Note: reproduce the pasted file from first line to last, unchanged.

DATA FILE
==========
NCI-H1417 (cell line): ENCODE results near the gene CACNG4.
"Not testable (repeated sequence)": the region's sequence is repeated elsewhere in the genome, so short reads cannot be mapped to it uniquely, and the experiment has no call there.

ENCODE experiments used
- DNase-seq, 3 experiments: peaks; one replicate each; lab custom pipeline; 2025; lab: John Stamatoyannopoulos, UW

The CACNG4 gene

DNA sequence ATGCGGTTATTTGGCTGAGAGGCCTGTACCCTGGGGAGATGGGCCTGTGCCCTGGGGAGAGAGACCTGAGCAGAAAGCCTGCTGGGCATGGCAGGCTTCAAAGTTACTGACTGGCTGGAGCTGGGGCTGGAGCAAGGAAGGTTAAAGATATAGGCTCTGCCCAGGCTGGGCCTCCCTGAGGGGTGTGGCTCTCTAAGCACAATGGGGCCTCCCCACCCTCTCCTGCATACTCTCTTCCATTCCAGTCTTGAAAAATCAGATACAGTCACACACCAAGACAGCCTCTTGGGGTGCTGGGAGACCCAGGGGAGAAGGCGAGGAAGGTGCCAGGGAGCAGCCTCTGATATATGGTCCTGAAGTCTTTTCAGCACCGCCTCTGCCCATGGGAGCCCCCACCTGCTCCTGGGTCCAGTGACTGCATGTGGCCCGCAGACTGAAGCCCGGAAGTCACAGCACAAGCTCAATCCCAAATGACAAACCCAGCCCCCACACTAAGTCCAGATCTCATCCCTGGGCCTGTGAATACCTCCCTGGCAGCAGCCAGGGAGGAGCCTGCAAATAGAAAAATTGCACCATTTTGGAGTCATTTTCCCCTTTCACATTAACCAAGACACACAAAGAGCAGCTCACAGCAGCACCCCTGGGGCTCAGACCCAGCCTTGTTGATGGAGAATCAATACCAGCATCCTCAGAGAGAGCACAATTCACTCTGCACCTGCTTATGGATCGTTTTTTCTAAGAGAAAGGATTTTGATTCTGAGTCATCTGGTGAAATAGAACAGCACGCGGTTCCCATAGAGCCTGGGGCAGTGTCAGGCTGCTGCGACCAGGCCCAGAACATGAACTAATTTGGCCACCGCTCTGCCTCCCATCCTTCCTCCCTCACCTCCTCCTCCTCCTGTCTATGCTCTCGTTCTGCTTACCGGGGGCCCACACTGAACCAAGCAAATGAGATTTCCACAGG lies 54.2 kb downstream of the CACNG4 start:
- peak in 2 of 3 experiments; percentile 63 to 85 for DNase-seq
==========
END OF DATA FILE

NCI-H1417 (cell line): ENCODE results near the gene CACNG4.
"Not testable (repeated sequence)": the region's sequence is repeated elsewhere in the genome, so short reads cannot be mapped to it uniquely, and the experiment has no call there.

ENCODE experiments used
- DNase-seq, 3 experiments: peaks; one replicate each; lab custom pipeline; 2025; lab: John Stamatoyannopoulos, UW

The CACNG4 gene

DNA sequence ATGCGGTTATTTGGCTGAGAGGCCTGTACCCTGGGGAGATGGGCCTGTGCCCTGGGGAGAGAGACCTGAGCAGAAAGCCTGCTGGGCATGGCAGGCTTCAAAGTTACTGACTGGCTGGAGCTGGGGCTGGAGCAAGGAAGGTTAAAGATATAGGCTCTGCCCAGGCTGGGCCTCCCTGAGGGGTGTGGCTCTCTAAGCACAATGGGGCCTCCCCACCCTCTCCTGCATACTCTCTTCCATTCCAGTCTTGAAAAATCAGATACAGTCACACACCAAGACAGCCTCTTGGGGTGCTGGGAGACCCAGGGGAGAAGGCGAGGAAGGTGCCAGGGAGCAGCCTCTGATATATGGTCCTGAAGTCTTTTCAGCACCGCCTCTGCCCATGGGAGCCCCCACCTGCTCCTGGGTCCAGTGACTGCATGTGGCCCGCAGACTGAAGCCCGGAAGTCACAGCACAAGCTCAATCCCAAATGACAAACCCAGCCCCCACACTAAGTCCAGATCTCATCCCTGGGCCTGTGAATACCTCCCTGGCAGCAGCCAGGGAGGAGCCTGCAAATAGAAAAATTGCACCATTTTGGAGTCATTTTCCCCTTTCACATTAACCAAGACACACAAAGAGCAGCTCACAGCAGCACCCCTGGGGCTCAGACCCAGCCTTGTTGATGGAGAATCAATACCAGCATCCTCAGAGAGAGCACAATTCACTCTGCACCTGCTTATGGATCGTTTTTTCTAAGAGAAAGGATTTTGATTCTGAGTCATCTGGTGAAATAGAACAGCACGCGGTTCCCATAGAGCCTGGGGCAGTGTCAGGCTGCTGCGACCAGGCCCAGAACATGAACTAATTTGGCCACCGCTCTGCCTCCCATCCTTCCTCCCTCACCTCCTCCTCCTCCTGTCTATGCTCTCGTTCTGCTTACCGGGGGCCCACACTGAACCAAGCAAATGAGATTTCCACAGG lies 54.2 kb downstream of the CACNG4 start:
- peak in 2 of 3 experiments; percentile 63 to 85 for DNase-seq